Many Black Nova Scotians proudly claim ancestry from the Jamaican Maroons exiled to these shores in the last decade of the 18th century: this book recounts the fascinating story of their migrations.
Scholar and teacher John Grant chronicles the Maroons' struggle to maintain their proud and independent culture in the harsh conditions of Nova Scotia, and traces their contributions to the development of colonial society. He describes attempts to establish Maroon communities, attempts thwarted by racial and cultural tensions, hostility and indifference. He brings together the elements that show how many Maroons finally arranged for passage to Sierra Leone, leaving Nova Scotia's hard shores behind them.
This lively and well-documented text illuminates an important passage in African-Canadian history, combining historical records and modern research to present a substantial portrait of the times, the people and the events that comprise the Maroons' saga in Nova Scotia.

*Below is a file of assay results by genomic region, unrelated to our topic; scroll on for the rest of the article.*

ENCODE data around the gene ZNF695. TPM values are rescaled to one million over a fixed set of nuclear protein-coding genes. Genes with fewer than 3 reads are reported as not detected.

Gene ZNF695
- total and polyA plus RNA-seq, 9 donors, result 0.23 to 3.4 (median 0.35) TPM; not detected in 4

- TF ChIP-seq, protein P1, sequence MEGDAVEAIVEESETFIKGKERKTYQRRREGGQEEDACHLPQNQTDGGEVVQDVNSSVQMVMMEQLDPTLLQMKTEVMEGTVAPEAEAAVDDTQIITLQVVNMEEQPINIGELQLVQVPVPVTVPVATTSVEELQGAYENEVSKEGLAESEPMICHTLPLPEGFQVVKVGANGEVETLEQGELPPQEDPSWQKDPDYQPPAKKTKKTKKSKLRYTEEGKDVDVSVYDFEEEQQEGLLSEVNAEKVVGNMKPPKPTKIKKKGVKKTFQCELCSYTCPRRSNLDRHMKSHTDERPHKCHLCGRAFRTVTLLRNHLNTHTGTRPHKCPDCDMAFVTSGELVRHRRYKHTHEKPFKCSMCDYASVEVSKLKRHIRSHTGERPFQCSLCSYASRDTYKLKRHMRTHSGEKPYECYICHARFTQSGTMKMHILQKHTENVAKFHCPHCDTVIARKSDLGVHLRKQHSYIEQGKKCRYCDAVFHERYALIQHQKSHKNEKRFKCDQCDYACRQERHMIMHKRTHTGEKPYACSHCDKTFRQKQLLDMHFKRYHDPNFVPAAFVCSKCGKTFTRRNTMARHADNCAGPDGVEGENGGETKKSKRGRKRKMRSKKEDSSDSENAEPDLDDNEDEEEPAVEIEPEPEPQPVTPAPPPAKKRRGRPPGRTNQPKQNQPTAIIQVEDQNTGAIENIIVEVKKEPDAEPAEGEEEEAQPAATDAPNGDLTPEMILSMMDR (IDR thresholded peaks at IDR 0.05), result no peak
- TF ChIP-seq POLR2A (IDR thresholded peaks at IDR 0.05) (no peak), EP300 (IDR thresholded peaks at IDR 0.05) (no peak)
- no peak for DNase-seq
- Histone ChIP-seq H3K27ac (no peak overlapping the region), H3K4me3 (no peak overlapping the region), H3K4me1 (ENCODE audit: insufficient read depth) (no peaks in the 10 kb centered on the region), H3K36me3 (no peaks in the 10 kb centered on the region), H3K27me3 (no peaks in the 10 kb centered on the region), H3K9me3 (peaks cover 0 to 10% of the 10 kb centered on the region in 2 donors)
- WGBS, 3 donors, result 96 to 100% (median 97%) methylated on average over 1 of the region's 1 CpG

"John N. Grant's The Maroons in Nova Scotia is a highly readable and entertaining account of the journey of the Maroons of Jamaica to Nova Scotia.
"The book fleshes out our understanding of a brief episode of Nova Scotia's long history of black settlement that usually receives cursory treatment in more general works."